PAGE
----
> On Aug 10, 2017, at 11:20 AM, Robert Haas <robertmh...@gmail.com> wrote: > > On Wed, Jul 5, 2017 at 12:14 AM, Mark Dilger <hornschnor...@gmail.com> wrote: >> I can understand this, but wonder if I could use something like >> >> FOR I TOTALLY PROMISE TO USE ALL ROWS rec IN EXECUTE sql LOOP >> ... >> END LOOP; > > Actually, what you'd need is: > > FOR I TOTALLY PROMISE TO USE ALL ROWS AND IT IS OK TO BUFFER THEM ALL > IN MEMORY INSTEAD OF FETCHING THEM ONE AT A TIME FROM THE QUERY rec IN > EXECUTE sql LOOP > > Similarly, RETURN QUERY could be made to work with parallelism if we > had RETURN QUERY AND IT IS OK TO BUFFER ALL THE ROWS IN MEMORY TWICE > INSTEAD OF ONCE. > > I've thought a bit about trying to make parallel query support partial > execution, but it seems wicked hard. The problem is that you can't > let the main process do anything parallel-unsafe (e.g., currently, > write any data) while the there are workers in existence, or things > may blow up badly. You could think about fixing that problem by > having all of the workers exit cleanly when the query is suspended, > and then firing up new ones when the query is resumed. However, that > presents two further problems: (1) having the workers exit cleanly > when the query is suspended would cause wrong answers unless any > tuples that the worker has implicitly claimed e.g. by taking a page > from a parallel scan and returning only some of the tuples on it were > somehow accounted for and (2) starting and stopping workers over and > over would be bad for performance. The second problem could be solved > by having a persistent pool of workers that attach and detach instead > of firing up new ones all the time, but that has a host of problems > all of its own. The first one would be desirable change for a bunch > of reasons but is not easy for reasons that are a little longer than I > feel like explaining right now.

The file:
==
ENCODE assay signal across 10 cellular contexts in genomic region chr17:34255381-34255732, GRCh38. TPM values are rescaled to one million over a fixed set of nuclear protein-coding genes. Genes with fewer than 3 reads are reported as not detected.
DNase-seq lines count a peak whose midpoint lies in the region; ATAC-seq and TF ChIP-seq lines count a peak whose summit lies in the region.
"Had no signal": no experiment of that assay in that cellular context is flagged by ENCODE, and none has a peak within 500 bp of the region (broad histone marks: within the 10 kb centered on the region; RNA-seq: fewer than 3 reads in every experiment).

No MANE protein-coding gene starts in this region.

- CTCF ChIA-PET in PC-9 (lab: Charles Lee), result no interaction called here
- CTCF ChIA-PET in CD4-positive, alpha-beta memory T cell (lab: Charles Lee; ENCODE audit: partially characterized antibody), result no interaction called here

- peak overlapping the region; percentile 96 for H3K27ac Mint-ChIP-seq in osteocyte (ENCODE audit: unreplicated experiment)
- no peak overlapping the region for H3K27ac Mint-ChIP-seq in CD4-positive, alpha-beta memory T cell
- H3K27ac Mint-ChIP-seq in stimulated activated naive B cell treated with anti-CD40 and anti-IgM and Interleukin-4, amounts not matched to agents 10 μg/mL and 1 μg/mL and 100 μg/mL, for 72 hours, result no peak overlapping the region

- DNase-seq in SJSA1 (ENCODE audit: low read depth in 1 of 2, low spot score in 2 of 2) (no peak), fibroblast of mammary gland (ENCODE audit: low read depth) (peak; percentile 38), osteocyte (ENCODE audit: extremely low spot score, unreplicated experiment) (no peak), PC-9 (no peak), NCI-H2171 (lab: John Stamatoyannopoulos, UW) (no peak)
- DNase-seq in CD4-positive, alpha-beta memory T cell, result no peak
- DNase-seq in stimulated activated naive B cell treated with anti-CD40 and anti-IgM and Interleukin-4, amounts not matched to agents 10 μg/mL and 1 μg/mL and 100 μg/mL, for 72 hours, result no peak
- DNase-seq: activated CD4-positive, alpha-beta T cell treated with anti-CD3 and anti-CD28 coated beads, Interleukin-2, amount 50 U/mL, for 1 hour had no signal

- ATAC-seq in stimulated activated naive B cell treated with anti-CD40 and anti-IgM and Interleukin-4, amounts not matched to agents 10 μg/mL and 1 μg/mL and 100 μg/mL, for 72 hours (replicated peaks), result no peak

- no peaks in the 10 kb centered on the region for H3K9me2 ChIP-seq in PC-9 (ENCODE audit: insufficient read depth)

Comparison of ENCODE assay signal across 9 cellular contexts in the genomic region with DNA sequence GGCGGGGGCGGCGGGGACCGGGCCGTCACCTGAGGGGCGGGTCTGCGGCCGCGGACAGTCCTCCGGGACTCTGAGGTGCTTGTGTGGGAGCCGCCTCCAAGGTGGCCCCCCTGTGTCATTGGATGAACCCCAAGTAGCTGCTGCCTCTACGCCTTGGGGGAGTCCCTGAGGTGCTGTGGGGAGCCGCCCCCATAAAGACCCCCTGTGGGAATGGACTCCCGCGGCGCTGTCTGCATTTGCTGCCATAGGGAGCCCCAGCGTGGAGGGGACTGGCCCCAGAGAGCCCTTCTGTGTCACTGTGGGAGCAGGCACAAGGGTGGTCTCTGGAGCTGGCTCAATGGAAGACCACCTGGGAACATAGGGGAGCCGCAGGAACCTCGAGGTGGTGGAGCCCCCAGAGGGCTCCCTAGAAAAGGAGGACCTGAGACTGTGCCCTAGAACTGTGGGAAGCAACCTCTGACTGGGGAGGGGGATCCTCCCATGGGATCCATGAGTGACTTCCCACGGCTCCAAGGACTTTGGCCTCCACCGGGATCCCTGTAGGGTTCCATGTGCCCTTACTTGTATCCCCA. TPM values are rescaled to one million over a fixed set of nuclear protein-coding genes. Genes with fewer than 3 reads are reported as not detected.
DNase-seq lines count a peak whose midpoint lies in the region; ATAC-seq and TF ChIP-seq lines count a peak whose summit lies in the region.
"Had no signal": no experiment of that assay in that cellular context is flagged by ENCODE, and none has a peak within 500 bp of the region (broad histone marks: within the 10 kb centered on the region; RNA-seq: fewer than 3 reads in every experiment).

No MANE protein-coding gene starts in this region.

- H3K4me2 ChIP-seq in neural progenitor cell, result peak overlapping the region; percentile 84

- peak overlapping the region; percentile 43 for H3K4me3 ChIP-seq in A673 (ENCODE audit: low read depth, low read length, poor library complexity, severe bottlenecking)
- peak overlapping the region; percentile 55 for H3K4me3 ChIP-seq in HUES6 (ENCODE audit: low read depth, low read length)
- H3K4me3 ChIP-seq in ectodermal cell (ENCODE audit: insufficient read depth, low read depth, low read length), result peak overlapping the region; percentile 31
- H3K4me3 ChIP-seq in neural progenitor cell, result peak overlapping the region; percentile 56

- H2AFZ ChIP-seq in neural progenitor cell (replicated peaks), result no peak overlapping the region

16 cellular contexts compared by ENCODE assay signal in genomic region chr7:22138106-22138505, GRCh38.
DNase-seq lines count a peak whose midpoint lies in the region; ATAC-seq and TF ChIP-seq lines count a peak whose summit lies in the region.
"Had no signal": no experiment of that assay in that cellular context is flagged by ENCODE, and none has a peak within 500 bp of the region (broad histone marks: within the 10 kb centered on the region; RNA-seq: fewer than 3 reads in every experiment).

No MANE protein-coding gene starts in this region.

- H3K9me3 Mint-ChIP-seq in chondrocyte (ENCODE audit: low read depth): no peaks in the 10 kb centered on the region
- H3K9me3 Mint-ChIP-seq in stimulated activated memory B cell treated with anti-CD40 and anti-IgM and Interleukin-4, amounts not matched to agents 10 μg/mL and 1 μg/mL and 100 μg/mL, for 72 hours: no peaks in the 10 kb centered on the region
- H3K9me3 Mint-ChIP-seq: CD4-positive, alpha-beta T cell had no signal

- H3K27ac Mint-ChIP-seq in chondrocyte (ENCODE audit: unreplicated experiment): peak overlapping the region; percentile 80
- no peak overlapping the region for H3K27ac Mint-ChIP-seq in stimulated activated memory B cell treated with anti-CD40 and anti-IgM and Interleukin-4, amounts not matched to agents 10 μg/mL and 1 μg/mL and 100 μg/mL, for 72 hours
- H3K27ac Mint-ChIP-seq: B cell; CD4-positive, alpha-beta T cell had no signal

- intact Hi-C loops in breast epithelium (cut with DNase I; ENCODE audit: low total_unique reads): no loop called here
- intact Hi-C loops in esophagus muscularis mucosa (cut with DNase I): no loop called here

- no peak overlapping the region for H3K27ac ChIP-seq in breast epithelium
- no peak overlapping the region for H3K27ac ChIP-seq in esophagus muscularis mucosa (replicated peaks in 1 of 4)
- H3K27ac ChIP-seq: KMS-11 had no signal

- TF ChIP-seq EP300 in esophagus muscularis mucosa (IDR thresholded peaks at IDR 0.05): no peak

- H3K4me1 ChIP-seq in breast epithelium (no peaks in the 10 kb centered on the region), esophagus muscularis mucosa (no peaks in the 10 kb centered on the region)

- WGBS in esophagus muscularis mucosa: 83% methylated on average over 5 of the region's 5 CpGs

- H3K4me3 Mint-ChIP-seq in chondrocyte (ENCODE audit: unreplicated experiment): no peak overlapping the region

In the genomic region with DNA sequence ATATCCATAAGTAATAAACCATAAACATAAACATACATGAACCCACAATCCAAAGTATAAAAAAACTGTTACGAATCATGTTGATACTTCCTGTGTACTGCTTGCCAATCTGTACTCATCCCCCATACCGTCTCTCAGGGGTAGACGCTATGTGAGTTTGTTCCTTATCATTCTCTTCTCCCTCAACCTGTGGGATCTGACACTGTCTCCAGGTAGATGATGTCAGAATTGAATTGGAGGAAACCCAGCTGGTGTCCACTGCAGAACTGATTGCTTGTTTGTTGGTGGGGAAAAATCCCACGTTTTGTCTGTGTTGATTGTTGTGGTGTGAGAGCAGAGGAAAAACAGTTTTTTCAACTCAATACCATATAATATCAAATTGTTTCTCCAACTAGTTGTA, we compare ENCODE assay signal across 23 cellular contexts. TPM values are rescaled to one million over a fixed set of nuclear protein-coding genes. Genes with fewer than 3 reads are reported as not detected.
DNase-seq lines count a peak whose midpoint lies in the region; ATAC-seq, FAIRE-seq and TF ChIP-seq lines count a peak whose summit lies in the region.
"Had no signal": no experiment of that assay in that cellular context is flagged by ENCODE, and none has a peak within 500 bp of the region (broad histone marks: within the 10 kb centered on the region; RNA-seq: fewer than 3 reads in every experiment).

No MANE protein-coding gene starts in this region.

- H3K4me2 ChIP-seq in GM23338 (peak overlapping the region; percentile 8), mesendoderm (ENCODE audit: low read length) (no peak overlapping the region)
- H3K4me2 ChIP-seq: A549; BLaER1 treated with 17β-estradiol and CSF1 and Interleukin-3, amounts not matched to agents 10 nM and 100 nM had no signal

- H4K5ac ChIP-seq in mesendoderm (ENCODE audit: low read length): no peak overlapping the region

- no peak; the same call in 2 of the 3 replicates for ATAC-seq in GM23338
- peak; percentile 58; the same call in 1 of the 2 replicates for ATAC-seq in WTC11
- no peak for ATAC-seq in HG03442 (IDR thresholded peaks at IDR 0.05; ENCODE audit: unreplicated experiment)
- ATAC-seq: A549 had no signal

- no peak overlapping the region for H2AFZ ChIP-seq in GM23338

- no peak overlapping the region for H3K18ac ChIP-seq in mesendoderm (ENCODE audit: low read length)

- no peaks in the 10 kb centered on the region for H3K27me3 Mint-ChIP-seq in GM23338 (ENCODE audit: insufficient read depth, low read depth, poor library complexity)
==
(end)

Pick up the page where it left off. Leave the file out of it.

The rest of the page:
That misses the point I was making. I was suggesting a syntax where the caller promises to use all rows without stopping short, and the database performance problems of having a bunch of parallel workers suspended in mid query is simply the caller's problem if the caller does not honor the contract. Maybe the ability to execute such queries would be limited to users who are granted a privilege for doing so, and the DBA can decide not to go around granting that privilege to anybody. Certainly if this is being used from within a stored procedure, the DBA can make certain only to use it in cases where there is no execution path exiting the loop before completion, either because everything is wrapped up with try/catch syntax and/or because the underlying query does not call anything that might throw exceptions. I'm not advocating that currently, as you responded to a somewhat old email, so really I'm just making clear what I intended at the time. mark -- Sent via pgsql-hackers mailing list (email@example.com) To make changes to your subscription: http://www.postgresql.org/mailpref/pgsql-hackers